The Scots did not need to release al-Megrahi in order to show compassion


By Miriam Shaviv
August 27, 2009
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The argument over the release of Lockerbie bomber al-Megrahi is being framed as an argument between those who want "justice" - that is, making a mass murderer serve out his term; and those who want "compassion" - that is, releasing him.

Scottish Justice Secretary Kenny MacAskill was clear on which side he was coming down:

“Compassion and mercy" - he defended his decision to release al-Megrahi - "are about upholding the beliefs that we seek to live by,
remaining true to our values as a people – no matter the severity of
the provocation or the atrocity perpetrated.”

The problem is, however, that this all assumes an extremely narrow definition of "compassion".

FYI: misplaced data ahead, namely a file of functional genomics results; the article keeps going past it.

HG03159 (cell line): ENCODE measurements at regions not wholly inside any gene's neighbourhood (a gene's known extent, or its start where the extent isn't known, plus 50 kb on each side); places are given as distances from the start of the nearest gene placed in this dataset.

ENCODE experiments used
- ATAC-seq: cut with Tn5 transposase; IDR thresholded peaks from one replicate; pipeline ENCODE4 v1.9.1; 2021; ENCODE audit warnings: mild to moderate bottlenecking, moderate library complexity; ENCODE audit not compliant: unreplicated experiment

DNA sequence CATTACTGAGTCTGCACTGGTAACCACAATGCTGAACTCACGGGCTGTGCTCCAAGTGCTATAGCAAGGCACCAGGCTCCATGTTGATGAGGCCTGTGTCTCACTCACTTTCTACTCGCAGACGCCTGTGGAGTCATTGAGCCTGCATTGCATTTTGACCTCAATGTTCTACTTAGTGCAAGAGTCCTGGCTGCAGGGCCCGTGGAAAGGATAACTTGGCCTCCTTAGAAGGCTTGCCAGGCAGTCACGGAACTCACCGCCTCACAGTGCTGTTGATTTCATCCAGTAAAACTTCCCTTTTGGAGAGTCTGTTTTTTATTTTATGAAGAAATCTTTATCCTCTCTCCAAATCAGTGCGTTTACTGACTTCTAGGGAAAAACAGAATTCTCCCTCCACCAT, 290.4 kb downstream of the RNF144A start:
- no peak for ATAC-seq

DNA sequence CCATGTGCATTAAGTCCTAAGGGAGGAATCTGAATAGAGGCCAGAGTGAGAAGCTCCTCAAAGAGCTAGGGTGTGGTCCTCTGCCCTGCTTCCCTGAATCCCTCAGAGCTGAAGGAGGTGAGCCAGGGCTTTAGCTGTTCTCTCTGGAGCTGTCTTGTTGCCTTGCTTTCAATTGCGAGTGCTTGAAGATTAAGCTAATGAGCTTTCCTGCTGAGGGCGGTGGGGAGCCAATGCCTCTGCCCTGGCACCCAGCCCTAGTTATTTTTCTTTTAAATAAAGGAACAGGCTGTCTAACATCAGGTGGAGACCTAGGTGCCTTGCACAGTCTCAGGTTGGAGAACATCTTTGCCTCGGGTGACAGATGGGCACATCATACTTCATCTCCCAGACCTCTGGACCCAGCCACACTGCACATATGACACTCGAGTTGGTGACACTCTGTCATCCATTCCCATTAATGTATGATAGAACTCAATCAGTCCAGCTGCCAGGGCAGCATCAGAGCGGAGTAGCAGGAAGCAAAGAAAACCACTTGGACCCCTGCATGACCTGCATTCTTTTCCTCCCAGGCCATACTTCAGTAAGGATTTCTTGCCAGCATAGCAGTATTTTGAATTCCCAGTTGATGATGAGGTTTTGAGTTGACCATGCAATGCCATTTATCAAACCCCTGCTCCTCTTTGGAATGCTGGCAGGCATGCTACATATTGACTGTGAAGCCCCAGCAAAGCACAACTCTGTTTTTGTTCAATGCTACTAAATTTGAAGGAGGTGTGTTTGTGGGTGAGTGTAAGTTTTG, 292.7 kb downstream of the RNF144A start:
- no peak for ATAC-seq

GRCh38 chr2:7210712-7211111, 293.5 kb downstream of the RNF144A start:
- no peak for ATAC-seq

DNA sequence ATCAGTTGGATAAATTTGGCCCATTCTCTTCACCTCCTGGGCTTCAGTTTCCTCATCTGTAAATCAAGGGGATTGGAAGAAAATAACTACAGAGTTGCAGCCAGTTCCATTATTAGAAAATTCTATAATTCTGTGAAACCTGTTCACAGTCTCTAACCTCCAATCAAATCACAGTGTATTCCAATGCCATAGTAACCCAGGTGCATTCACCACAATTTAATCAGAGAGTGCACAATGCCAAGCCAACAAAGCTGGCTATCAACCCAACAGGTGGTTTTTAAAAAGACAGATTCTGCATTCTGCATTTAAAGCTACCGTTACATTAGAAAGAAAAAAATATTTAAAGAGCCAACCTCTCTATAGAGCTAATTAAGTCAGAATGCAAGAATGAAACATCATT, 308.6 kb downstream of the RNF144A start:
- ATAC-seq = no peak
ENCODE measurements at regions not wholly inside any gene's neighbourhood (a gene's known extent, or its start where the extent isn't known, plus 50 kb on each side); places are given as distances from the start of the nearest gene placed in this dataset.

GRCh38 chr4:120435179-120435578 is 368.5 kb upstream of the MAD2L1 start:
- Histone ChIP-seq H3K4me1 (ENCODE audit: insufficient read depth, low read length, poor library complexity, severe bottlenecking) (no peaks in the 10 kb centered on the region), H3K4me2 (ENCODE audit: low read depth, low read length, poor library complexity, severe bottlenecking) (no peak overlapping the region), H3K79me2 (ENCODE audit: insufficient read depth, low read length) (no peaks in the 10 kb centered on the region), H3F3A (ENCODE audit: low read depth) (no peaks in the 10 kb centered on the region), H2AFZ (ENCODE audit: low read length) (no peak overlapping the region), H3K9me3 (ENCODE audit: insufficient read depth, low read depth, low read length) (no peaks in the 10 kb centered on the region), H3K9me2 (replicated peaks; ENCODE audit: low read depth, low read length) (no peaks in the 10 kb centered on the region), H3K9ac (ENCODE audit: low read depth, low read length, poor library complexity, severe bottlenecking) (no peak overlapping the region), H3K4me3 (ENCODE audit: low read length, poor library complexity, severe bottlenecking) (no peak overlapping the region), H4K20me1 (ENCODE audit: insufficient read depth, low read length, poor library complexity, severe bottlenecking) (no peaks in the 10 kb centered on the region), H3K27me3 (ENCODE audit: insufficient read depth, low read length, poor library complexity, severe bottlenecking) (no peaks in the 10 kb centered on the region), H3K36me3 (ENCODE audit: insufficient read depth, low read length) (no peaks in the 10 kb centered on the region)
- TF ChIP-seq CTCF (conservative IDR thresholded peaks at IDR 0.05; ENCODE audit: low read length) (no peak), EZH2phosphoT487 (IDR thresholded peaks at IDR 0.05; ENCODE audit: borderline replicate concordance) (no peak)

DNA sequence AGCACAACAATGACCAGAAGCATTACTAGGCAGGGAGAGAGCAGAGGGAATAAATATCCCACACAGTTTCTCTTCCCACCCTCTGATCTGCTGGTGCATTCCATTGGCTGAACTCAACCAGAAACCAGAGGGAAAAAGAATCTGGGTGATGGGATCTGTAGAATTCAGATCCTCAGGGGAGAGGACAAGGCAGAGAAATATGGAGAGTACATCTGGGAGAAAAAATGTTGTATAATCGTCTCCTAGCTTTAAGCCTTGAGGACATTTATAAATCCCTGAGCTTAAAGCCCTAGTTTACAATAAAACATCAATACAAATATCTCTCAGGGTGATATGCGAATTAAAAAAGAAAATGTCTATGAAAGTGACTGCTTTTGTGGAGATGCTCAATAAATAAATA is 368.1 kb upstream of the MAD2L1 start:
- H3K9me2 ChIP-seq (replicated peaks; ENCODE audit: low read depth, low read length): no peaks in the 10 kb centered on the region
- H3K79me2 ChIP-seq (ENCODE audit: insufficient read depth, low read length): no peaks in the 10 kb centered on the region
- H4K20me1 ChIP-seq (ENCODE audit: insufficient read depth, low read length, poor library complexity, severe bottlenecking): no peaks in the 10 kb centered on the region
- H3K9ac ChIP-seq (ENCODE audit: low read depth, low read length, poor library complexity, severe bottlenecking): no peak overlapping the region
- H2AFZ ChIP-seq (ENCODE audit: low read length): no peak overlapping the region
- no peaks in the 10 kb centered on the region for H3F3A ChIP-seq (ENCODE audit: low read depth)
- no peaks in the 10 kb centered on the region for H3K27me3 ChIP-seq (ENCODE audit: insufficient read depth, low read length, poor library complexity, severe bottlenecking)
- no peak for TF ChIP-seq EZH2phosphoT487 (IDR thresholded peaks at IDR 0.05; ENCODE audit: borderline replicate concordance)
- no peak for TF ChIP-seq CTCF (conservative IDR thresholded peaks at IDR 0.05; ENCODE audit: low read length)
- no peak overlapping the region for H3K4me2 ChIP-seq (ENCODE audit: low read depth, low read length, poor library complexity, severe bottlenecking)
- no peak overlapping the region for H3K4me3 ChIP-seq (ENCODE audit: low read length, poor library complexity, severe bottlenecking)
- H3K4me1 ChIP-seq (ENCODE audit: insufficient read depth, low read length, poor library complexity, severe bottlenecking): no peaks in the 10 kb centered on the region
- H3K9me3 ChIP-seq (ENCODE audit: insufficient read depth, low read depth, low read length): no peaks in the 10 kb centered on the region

Making al-Megrahi comfortable in his last days; treating his illness to the best of our ability; perhaps allowing relatives to visit him in prison - that, too, is compassion; the kind of compassion you show someone found guilty of mass murder.

They did not have to release him in order to remain "true" to their "values" (apparently punishing mass murder is no longer a value in Scotland nowdays). There is no contradiction, necessarily, between wanting justice and showing compassion.

It makes you wonder, yet again, why they really did let him go, and makes the recent doubts about his medical condition all the more worrying.

Danny adds:

Kenny MacAskill must be praying that Abdul Baset Ali al-Megrahi will
die very soon, but I wouldn't bet on it on it. Some of you may recall Ernest Saunders
who was jailed for his part in the Guinness Affair. Saunders successfully won his release after convincing the judge that he was suffering from pre-senile dementia associated with Alzheimer's disease, which is incurable. He made a full recovery.

 

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